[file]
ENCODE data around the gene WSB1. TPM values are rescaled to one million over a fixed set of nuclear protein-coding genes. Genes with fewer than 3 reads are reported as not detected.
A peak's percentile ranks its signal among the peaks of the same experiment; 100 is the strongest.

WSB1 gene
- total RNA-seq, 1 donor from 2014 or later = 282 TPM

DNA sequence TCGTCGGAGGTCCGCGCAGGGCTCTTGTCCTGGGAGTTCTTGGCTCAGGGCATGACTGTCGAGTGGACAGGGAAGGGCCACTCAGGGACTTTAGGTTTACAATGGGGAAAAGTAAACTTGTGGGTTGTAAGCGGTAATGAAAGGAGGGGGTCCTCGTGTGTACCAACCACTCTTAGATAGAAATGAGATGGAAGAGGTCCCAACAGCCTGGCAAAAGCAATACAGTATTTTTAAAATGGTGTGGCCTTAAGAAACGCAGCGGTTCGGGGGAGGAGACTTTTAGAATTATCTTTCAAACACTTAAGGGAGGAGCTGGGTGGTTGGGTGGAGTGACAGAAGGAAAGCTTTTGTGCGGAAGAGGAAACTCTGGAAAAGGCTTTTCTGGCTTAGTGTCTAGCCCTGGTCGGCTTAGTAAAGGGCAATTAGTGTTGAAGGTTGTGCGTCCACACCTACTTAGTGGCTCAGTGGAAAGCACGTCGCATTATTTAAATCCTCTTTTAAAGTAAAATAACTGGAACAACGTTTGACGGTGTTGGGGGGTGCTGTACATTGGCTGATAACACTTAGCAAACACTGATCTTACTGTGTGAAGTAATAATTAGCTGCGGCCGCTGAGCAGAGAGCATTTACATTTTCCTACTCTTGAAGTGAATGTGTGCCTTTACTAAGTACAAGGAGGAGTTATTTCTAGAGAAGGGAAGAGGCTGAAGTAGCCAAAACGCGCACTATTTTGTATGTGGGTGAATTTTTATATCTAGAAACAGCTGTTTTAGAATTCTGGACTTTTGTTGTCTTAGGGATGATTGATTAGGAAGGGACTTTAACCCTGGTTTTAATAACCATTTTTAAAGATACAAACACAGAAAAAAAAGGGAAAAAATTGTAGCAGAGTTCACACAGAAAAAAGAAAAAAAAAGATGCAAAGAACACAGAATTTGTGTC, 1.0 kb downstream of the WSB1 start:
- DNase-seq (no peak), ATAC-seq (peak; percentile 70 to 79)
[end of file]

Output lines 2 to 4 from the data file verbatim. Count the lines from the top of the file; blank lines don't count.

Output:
A peak's percentile ranks its signal among the peaks of the same experiment; 100 is the strongest.

WSB1 gene
- total RNA-seq, 1 donor from 2014 or later = 282 TPM